Samba Reggae

This Brazilian drumming genre can be performed with natural trumpets alone, natural trumpets and voice, or natural trumpets and drums if your school is lucky enough to have Brazilian percussion instruments. You will need two Surdos (high and low), a few tamborims (small hand drum hit with a stick or beater), and a few agogos (two tone bells). You can even add shakers, or vocalized shakers (“shaka,shaka,shaka,etc…”) for some added spice. It is best to teach the rhythms first using the suggested words before having students play them on trumpets or drums. (download and print sheet music below)

  1. Have all students first say the surdo part together in rhythm while you play the part on drums (if you have them).
  2. If possible, add movement by having students step side-to-side with the beat.
  3. Have all students say the agogo part while you play it on a two-tone bell.
  4. Finally have all students say the tambourim part while you play it. Since it is on offbeats it can be very challenging for students to stay on track. Be on the lookout for those who can manage it so you know who to assign the part to.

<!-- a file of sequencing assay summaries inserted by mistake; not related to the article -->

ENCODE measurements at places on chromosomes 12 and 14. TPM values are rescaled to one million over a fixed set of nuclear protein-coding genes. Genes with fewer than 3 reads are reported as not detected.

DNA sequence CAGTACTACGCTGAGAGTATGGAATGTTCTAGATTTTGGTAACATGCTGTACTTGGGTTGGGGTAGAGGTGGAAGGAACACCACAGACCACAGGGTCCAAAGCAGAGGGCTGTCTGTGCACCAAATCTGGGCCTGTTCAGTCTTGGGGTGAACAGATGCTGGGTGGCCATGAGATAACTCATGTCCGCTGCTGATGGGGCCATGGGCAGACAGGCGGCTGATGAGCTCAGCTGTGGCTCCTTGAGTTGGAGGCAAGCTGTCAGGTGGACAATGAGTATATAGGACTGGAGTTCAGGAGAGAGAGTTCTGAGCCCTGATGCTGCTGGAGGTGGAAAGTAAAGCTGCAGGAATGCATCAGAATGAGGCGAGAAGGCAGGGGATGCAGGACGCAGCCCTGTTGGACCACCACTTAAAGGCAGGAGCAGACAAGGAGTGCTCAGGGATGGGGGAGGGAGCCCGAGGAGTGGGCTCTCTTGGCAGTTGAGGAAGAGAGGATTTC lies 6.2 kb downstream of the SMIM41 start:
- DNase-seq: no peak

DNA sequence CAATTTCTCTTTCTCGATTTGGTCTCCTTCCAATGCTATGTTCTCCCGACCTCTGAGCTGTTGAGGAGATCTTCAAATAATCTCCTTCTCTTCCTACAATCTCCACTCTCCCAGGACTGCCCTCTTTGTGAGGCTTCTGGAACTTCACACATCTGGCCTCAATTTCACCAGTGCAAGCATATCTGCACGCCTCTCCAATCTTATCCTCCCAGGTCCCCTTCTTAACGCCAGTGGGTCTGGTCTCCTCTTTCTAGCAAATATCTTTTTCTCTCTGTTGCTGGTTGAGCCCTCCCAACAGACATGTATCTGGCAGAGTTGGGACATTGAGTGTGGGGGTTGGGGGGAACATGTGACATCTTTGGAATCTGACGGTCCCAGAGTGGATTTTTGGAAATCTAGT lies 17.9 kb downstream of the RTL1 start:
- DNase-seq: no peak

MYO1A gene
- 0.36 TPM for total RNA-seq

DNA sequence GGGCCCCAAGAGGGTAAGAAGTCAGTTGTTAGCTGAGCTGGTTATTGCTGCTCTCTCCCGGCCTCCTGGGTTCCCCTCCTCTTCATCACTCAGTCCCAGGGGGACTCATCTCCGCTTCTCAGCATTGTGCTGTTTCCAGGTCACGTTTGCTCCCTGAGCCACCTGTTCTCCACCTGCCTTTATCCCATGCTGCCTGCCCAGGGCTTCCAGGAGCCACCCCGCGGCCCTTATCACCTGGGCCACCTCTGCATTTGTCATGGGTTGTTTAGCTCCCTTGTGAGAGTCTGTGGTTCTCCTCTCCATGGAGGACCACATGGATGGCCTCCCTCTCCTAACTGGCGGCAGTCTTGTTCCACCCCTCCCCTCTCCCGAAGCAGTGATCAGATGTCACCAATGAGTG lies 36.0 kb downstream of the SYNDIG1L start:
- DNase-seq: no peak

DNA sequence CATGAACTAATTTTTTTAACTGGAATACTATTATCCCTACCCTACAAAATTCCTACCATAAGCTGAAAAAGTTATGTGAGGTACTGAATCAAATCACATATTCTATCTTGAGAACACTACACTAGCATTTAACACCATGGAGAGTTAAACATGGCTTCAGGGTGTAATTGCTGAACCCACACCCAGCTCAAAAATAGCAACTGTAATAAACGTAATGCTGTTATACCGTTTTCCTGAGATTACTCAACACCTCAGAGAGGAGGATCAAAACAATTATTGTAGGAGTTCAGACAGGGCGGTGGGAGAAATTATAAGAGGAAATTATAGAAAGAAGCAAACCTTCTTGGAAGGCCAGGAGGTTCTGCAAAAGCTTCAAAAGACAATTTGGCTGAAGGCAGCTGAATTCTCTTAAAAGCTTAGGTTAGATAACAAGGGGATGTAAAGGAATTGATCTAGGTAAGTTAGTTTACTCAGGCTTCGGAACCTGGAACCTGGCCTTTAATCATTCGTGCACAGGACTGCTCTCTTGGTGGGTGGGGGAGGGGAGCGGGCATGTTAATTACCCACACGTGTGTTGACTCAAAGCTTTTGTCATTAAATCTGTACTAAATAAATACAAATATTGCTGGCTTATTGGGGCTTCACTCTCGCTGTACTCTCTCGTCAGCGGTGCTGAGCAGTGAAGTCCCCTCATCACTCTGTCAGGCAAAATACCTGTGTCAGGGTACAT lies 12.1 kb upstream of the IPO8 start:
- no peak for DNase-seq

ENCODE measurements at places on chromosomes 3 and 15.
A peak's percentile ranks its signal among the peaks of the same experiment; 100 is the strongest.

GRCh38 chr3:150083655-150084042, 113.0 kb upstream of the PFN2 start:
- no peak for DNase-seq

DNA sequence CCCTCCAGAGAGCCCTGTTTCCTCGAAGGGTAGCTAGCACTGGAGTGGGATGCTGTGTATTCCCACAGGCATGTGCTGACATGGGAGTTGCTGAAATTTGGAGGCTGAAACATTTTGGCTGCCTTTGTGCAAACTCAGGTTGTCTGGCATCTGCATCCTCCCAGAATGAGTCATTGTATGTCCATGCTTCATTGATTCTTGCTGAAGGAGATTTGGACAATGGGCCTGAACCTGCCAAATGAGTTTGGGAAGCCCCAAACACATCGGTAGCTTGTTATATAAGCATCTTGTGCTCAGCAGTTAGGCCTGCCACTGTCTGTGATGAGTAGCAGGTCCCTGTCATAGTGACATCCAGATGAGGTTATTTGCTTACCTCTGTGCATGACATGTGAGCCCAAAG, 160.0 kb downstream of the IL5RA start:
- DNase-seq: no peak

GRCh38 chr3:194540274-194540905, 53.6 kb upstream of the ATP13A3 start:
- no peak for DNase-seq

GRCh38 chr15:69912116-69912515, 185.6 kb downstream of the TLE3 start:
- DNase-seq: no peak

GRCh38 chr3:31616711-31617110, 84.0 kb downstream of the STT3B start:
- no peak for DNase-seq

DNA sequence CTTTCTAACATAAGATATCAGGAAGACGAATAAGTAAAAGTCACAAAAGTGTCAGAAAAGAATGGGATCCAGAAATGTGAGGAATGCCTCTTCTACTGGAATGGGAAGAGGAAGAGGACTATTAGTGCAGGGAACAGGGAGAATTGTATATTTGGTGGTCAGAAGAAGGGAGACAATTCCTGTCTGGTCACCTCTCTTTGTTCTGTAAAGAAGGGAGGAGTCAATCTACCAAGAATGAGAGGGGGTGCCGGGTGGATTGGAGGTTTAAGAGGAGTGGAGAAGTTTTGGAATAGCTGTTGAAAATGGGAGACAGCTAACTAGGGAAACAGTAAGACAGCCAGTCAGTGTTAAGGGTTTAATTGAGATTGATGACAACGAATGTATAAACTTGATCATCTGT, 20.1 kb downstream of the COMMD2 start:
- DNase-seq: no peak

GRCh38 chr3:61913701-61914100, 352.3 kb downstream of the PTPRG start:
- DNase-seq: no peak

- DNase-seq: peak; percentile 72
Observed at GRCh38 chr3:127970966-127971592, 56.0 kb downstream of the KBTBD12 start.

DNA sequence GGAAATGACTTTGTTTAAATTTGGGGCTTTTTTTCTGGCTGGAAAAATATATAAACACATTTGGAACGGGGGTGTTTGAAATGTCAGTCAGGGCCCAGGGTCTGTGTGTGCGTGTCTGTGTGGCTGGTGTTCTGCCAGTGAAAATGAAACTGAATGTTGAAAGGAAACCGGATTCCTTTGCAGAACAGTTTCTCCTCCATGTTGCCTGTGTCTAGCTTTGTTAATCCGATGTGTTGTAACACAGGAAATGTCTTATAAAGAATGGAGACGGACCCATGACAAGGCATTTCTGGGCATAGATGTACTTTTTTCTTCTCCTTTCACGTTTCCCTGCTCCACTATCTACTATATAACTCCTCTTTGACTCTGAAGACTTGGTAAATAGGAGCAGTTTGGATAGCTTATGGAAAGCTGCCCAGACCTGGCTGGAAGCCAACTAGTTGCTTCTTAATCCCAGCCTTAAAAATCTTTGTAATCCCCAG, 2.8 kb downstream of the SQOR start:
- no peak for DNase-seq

5. Once students are able to stay on track saying each part, divide them into three groups and see if they can stay on track while layering the parts, starting with surdo, then agogo, and then tamborim.
  6. Watch some videos and discuss the African origins of Brazilian music with students (see sample videos below).
  7. Repeat the same process (#1-5 above) on the natural trumpet until students can begin with layering and keep on track.
  8. Teach everyone the “Break & Call Out.” You may need to have everyone stomp their feet on beats 3 and 4 to get the 16th notes in the right spot.
  9. Rehearse the “Break and Call Out” with trumpet (and drums).
  10. Practice transitioning from the “Break and Call Out” to the Samba Reggae parts, first with voice, and then on trumpets.
  11. To end the piece, have students practice transitioning from the Reggae parts into the “Break and Call Out,” finishing abruptly. You will need to practice giving them a visual cue one measure before the transition.
  12. Try playing at various speeds to keep things fresh.
  13. Now you have plenty of elements to make up an arrangement that will get everyone moving to the groove!